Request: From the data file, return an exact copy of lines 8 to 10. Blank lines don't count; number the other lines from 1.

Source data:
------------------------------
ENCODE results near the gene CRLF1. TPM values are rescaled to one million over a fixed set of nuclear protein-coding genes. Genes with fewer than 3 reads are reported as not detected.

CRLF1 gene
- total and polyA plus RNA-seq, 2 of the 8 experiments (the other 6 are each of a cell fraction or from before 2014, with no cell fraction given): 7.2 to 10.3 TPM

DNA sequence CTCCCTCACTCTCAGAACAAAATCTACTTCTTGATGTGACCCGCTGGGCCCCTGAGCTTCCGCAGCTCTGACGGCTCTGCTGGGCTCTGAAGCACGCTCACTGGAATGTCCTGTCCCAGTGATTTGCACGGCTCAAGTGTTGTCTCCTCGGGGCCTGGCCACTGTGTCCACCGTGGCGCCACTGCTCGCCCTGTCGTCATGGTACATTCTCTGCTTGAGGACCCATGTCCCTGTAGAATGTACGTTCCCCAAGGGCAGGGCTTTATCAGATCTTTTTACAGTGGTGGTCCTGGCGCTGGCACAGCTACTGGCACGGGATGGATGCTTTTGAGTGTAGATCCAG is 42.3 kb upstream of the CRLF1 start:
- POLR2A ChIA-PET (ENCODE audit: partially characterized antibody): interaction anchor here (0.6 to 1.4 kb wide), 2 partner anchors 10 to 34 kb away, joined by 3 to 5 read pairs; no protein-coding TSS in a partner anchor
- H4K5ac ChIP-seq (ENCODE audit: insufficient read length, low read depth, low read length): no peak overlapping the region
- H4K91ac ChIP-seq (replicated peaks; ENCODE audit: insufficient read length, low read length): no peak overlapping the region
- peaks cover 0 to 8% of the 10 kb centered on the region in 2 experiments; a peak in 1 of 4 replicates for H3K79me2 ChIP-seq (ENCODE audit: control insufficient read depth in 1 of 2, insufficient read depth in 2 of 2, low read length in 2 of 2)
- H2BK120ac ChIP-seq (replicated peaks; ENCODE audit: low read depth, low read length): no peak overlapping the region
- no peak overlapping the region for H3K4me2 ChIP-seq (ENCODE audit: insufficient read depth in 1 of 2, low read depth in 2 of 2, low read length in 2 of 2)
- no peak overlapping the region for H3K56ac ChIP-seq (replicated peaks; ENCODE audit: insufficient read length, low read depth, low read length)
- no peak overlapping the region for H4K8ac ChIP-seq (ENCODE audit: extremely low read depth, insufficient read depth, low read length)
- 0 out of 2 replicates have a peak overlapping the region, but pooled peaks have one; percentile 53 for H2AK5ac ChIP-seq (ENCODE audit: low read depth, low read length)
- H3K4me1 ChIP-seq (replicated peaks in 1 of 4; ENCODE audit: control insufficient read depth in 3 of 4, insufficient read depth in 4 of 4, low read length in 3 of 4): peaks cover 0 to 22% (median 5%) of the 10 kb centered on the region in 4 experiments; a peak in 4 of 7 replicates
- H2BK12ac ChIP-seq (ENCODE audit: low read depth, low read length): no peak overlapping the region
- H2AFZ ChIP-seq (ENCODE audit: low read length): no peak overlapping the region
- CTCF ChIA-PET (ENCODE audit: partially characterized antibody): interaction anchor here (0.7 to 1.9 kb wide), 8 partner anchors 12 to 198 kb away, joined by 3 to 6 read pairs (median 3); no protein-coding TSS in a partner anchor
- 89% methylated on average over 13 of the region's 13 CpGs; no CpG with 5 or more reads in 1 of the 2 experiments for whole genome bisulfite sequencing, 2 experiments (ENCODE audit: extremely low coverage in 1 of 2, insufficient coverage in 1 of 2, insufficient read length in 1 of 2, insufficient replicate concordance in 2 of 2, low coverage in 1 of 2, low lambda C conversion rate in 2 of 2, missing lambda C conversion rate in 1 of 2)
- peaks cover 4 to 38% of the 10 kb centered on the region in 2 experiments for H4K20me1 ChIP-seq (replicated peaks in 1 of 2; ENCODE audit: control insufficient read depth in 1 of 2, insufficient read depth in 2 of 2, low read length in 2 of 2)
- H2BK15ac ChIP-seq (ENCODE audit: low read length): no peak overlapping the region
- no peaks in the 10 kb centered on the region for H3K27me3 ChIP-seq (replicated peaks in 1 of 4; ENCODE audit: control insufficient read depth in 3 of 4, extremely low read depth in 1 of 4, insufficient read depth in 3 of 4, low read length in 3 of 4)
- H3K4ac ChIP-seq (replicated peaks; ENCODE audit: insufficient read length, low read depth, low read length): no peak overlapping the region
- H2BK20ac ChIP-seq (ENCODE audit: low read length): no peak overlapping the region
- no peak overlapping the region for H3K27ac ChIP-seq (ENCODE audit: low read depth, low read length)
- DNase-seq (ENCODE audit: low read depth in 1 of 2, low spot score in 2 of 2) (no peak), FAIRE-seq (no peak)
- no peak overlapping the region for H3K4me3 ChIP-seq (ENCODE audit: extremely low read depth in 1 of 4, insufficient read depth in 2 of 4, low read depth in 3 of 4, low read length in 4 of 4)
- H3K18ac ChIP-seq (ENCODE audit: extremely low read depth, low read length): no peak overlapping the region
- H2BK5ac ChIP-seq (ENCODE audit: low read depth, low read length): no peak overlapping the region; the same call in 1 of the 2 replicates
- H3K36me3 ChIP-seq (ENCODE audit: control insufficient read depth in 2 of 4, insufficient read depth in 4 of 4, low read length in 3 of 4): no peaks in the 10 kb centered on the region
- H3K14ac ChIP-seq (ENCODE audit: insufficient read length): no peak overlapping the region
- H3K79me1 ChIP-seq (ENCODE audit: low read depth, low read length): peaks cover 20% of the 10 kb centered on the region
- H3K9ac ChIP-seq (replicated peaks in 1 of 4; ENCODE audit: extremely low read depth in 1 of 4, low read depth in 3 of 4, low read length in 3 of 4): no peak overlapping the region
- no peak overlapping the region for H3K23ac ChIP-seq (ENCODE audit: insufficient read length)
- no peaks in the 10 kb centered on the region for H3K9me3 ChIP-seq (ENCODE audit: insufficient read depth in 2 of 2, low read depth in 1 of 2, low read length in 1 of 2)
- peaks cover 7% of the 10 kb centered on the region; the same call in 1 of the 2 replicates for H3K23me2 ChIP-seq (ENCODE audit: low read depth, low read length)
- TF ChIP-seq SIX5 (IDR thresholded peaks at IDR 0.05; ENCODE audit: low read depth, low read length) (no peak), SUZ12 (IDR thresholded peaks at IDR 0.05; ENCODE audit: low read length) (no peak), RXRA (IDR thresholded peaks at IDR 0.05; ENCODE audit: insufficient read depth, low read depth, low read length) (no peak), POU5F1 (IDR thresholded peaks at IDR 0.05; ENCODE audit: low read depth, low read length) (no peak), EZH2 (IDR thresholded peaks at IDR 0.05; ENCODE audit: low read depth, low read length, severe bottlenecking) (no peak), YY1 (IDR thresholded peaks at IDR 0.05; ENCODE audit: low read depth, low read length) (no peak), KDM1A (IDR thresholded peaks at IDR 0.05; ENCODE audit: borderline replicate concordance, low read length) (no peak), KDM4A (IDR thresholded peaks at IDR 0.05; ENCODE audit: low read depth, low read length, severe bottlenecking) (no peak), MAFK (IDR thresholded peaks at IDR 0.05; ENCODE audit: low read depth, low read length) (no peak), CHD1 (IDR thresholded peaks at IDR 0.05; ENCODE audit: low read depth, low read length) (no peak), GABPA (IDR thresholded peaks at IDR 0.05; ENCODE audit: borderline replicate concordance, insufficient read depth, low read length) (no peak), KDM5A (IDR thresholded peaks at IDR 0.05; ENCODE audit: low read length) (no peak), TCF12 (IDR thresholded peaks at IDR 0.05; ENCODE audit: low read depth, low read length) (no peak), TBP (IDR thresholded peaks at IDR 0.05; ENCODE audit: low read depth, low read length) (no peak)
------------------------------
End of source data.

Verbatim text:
- peaks cover 0 to 8% of the 10 kb centered on the region in 2 experiments; a peak in 1 of 4 replicates for H3K79me2 ChIP-seq (ENCODE audit: control insufficient read depth in 1 of 2, insufficient read depth in 2 of 2, low read length in 2 of 2)
- H2BK120ac ChIP-seq (replicated peaks; ENCODE audit: low read depth, low read length): no peak overlapping the region
- no peak overlapping the region for H3K4me2 ChIP-seq (ENCODE audit: insufficient read depth in 1 of 2, low read depth in 2 of 2, low read length in 2 of 2)